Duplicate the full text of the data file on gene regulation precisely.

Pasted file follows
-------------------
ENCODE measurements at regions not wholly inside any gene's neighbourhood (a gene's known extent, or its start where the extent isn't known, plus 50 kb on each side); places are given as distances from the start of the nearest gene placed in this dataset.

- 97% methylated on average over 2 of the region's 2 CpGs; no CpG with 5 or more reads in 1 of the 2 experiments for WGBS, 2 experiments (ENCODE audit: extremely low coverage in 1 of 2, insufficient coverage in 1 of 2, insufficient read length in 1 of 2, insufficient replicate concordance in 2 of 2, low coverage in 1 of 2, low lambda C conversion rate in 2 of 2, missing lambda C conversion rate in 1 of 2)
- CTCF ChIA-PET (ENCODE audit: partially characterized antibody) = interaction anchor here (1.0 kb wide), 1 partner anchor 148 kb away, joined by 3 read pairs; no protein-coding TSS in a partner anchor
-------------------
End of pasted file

ENCODE measurements at regions not wholly inside any gene's neighbourhood (a gene's known extent, or its start where the extent isn't known, plus 50 kb on each side); places are given as distances from the start of the nearest gene placed in this dataset.

- 97% methylated on average over 2 of the region's 2 CpGs; no CpG with 5 or more reads in 1 of the 2 experiments for WGBS, 2 experiments (ENCODE audit: extremely low coverage in 1 of 2, insufficient coverage in 1 of 2, insufficient read length in 1 of 2, insufficient replicate concordance in 2 of 2, low coverage in 1 of 2, low lambda C conversion rate in 2 of 2, missing lambda C conversion rate in 1 of 2)
- CTCF ChIA-PET (ENCODE audit: partially characterized antibody) = interaction anchor here (1.0 kb wide), 1 partner anchor 148 kb away, joined by 3 read pairs; no protein-coding TSS in a partner anchor